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Comic-making shortcuts

HippieVan at 12:00AM, Sept. 4, 2015

After a long comic-making hiatus, I’ve had several ideas for comics in the last little while. Working on the first one, though, I’ve realized that unless I get a heck of a lot faster at drawing it's unlikely that all of my ideas will ever come to fruition. For amateur comic artists, one of the toughest parts of webcomicing can be keeping a regular update schedule. With less time to spend perfecting their art, very few will become as efficient as the professional artists who churn out manga and superhero comics. Sometimes you just have to find ways to make your work faster.

Simple art featuring characters who can be drawn in a few lines can be a shortcut in and of itself, but not all comic stories are suited to that. Backgrounds are often the bane of the comic artists' existence, and so I used to use a recycled background pretty consistently in Izzy Wanders (see above!). Some artists may even recycle entire panels. I don't have a big issue with that practice, but I do always have an extra little bit of respect for artists who take the time to re-draw a scene even when it's identical to a previous panel. And of course there are the little things you can do to save time, like keeping a colour palette handy in photoshop.

What shortcuts do you use, or have you used to make your work more efficient? Are there any shortcuts that you consider “cheating,” or that you think compromise the artist's work?


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cdmalcolm1 at 7:19PM, Sept. 7, 2015

Now, I do cheat on my backgrounds sometimes. I use pictures and convert them to pencil art. Then I go in and ink the newly created pencils from the photo. ( go to YouTube and search "photos to pencils in Photoshop." ) now what I did was create an action for turning a photo to pencils. (It's a lot of steps.) I don't do this for paying jobs or commissions. I would however look at the photo and redraw everything for commissions. So basically, I use actions to cut out setup for pages. I still to this day look for coloring short cuts and I only found one that really works for me. But to be honest, layout flats is the biggest pain in the @$$ for me.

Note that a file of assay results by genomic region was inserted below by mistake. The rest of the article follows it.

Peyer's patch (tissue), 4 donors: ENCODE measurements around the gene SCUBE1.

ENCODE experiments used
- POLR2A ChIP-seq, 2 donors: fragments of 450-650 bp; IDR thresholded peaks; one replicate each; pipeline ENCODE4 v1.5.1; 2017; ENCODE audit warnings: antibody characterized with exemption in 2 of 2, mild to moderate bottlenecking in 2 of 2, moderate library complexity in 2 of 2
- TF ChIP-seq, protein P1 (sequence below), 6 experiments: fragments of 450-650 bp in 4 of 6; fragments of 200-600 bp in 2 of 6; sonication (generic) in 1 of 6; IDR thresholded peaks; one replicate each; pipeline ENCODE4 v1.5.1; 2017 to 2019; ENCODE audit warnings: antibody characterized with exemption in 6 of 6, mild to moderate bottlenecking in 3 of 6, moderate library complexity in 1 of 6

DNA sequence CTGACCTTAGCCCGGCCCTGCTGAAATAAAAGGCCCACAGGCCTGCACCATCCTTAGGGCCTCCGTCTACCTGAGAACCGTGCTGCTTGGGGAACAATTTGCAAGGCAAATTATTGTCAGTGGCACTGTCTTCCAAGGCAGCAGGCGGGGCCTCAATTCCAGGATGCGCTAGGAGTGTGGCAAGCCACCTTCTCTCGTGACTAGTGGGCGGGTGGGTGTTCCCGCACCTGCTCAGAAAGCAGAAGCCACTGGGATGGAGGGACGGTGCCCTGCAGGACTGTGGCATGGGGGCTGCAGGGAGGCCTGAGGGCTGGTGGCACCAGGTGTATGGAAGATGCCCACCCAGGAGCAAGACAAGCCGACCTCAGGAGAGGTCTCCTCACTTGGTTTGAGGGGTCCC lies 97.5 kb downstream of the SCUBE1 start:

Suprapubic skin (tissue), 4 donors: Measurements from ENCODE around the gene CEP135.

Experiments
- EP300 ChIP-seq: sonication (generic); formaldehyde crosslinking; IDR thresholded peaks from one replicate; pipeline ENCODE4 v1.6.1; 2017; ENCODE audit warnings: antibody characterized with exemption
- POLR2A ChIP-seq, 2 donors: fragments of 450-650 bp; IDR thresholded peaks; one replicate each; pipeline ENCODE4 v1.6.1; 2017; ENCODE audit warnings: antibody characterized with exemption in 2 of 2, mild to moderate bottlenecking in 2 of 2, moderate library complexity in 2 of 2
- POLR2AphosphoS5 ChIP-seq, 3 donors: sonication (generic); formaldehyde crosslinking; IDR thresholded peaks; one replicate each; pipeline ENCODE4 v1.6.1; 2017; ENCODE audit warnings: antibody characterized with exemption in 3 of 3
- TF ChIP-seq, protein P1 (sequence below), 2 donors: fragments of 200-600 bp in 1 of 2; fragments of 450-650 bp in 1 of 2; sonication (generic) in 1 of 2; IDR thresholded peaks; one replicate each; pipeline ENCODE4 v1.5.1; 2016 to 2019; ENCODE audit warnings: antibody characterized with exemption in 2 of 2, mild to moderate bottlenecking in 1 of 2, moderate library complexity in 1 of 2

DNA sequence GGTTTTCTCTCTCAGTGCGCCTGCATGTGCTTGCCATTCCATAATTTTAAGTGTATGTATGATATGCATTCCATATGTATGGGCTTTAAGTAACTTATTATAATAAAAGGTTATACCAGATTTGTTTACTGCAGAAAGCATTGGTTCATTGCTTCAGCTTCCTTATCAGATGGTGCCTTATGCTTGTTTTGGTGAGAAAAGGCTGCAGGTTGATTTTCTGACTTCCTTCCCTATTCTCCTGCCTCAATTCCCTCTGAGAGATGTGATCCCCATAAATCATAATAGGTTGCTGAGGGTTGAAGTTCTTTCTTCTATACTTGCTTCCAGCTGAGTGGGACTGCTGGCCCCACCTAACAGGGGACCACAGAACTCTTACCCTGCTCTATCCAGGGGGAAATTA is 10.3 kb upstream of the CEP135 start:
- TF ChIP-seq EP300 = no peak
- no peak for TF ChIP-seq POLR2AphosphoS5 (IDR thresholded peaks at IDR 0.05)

cdmalcolm1 at 7:05PM, Sept. 7, 2015

Actions in Photoshop helps cut out setting up your pages. What I do to create bubbles speeches. For lettering: create an action called "bubbles" ( it's the bubbles for speech.) press record. Next, create new layer. Click 'FX' box at the bottom of the layers list. It opens a new window with layer options. Select "stroke". Then near the top, a drop down menu with say, "outside", "center", "inside". Select "center". Set your stroke line to "5" pixels thick. Next, Click ok. Finally select the color black as your forground color and press stop record in the action. Now what this does is surround any mark you make with an even stroke all around. I use the marcee circle and fill it with white. Instant bubble. Then I use the pen tool to make the tail to the speaker and right click to "fill" with the foreground color. Now I have my setup forever.

cdmalcolm1 at 6:35PM, Sept. 7, 2015